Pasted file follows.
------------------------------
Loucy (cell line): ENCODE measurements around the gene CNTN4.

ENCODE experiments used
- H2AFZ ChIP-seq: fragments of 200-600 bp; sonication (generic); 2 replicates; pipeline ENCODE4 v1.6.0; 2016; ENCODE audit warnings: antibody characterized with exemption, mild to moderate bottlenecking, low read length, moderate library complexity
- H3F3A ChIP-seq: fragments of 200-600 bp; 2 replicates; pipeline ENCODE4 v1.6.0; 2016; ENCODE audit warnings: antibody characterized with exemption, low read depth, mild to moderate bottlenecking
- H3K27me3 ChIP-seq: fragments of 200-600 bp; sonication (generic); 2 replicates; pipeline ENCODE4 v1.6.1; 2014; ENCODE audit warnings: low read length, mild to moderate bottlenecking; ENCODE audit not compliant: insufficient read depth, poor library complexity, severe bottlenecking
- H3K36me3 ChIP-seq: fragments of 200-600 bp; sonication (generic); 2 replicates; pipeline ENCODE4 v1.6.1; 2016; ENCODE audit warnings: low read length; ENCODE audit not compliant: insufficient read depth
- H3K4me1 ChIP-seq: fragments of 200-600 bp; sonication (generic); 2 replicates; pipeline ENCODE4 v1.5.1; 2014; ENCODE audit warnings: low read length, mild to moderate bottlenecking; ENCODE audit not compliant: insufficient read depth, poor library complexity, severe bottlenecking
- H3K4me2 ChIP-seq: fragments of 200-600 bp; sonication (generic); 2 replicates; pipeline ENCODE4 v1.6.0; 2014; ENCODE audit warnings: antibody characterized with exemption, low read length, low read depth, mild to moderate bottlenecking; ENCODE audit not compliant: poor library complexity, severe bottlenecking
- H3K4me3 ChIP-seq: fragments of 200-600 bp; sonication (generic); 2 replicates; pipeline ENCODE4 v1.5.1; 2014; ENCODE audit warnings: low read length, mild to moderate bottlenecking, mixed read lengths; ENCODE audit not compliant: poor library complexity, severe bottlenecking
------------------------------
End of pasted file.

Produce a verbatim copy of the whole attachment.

Loucy (cell line): ENCODE measurements around the gene CNTN4.

ENCODE experiments used
- H2AFZ ChIP-seq: fragments of 200-600 bp; sonication (generic); 2 replicates; pipeline ENCODE4 v1.6.0; 2016; ENCODE audit warnings: antibody characterized with exemption, mild to moderate bottlenecking, low read length, moderate library complexity
- H3F3A ChIP-seq: fragments of 200-600 bp; 2 replicates; pipeline ENCODE4 v1.6.0; 2016; ENCODE audit warnings: antibody characterized with exemption, low read depth, mild to moderate bottlenecking
- H3K27me3 ChIP-seq: fragments of 200-600 bp; sonication (generic); 2 replicates; pipeline ENCODE4 v1.6.1; 2014; ENCODE audit warnings: low read length, mild to moderate bottlenecking; ENCODE audit not compliant: insufficient read depth, poor library complexity, severe bottlenecking
- H3K36me3 ChIP-seq: fragments of 200-600 bp; sonication (generic); 2 replicates; pipeline ENCODE4 v1.6.1; 2016; ENCODE audit warnings: low read length; ENCODE audit not compliant: insufficient read depth
- H3K4me1 ChIP-seq: fragments of 200-600 bp; sonication (generic); 2 replicates; pipeline ENCODE4 v1.5.1; 2014; ENCODE audit warnings: low read length, mild to moderate bottlenecking; ENCODE audit not compliant: insufficient read depth, poor library complexity, severe bottlenecking
- H3K4me2 ChIP-seq: fragments of 200-600 bp; sonication (generic); 2 replicates; pipeline ENCODE4 v1.6.0; 2014; ENCODE audit warnings: antibody characterized with exemption, low read length, low read depth, mild to moderate bottlenecking; ENCODE audit not compliant: poor library complexity, severe bottlenecking
- H3K4me3 ChIP-seq: fragments of 200-600 bp; sonication (generic); 2 replicates; pipeline ENCODE4 v1.5.1; 2014; ENCODE audit warnings: low read length, mild to moderate bottlenecking, mixed read lengths; ENCODE audit not compliant: poor library complexity, severe bottlenecking